The tiny zillion amoebas continued and with Anita’s help (she suggested shutting one eye at a time) I brilliantly deduced that the problem with my left eye. Duh! On the third day I tried my dear friend Alan Levine on the Samba’s satellite phone but failed. Alan is a top-notch (retired) opthalmic surgeon. On the fourth day I reached him. After I shared the whole story with him and told him that I had not seen any lightning flashes, he felt that it was likely not a detached retina or a retinal tear but that it was likely something called vitreous separation (or detachment). With that condition, the vitreous membrane pulls away from the retina. He said that if things got worse that I needed to get to get off the ship asap, fly to Guayaquil, and see a retinal specialist there before flying home. But that if things stayed the same or if they improved that I would be fine to fly home. Things got better every day.

I called Jim and asked that he make me an appointment with Dr. Roy Z. Braunstein for the day after I got home. Dr. B is a fine opthalmic surgeon in Lake Wales (who practiced in New York City for most of his career). When I stood outside his office yesterday and looked at the sky there were no more tiny dots. After a lengthy examination that included my regular diabetic eye testing, I was glad to learn that I had no retinal detachment, no retinal tears, no glaucoma, and that the both eyes were in perfect shape with excellent blood vessels and flow and both macula completely normal. You have the eyes of a non-diabetic, said Dr Braunstein, who suggested follow-up testing in one month. I will be making that appointment today.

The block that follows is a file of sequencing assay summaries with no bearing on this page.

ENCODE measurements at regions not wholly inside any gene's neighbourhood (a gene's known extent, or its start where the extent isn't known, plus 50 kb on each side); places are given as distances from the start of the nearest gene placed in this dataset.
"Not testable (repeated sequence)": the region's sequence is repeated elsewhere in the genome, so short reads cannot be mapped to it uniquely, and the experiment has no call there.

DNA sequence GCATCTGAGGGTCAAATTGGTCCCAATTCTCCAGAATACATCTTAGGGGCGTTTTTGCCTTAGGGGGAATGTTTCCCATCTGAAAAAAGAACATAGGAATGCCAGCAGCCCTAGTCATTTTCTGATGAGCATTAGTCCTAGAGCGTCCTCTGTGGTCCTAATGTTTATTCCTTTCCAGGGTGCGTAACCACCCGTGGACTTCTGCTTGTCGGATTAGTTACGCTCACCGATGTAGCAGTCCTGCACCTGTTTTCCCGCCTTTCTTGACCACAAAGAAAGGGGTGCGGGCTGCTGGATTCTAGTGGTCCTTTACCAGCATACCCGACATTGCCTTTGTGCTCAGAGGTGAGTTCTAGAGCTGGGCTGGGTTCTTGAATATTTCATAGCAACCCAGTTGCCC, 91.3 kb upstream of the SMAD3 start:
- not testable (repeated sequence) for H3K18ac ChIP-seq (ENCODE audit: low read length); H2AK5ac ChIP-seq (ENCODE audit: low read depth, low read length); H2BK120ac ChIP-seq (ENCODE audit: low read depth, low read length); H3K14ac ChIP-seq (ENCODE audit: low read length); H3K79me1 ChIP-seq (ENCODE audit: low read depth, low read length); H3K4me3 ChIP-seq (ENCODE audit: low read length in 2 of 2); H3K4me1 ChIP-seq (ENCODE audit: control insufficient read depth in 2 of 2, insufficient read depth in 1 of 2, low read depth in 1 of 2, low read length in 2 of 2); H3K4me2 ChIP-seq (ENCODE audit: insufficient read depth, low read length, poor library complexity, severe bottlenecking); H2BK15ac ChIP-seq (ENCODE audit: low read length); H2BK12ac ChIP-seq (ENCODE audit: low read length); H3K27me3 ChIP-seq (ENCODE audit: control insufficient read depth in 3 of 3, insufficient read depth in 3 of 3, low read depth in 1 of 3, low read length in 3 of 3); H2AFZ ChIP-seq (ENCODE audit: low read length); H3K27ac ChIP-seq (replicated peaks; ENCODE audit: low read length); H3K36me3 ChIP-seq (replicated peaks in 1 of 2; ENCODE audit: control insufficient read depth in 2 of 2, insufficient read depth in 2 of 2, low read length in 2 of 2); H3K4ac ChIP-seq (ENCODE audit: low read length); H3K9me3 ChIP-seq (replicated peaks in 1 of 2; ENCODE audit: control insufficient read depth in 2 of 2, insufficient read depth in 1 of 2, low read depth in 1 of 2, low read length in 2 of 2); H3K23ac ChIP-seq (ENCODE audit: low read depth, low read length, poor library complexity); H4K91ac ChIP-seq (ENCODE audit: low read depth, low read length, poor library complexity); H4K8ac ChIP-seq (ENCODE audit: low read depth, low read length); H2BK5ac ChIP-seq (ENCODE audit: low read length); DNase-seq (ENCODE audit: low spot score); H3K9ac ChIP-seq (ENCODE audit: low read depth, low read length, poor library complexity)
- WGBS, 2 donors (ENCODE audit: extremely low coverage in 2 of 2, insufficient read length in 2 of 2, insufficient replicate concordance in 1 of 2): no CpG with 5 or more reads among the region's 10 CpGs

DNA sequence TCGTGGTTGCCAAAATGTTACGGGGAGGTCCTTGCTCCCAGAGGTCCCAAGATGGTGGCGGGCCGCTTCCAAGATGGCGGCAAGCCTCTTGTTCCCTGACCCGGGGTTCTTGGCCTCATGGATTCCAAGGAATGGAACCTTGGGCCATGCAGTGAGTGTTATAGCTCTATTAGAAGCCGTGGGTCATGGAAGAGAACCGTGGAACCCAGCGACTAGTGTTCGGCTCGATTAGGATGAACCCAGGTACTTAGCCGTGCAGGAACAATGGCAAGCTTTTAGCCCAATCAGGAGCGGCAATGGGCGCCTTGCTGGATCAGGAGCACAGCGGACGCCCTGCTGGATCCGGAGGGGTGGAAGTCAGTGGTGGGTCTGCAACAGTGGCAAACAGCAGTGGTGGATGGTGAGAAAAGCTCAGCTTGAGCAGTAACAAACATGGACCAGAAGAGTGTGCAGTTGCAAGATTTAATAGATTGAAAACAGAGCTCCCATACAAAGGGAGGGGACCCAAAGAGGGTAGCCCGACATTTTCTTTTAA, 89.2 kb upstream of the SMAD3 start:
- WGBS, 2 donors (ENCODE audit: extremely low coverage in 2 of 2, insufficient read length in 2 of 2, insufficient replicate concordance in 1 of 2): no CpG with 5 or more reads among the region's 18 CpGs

To learn more about Vitreous Detachments click here.

ps: As a result of attending the School for the Work last March I did not freak out when my vision problems surfaced. I was weirdly calm. When I got my clean bill of eye health I was glad as though I am right-handed I am left-eyed at the viewfinder 🙂 Which is your dominant hand? Which eye do you use?

The Streak

Today marks thirty-two days in a row with a new educational blog post. This blog post took about four hours to create. The plan right now with all of my upcoming free time is to break the current record streak of (I think) four hundred eighty something … Good health and good internet connections willing.


I could not secure the lodging that I needed for the UK Puffins and Gannets IPT in Dunbar, Scotland, so I went from Hotels.Com to Booking.Com and was pleasantly surprised. I found the rooms that I needed with ease at a hotel that was not even on Hotels.Com, and it was a nice hotel that I had seen in person. And the rates were great. If you’d like to give Booking.Com a shot, click here and you will earn a $25 reward.

Thanks to the many who have already tried and used this great service.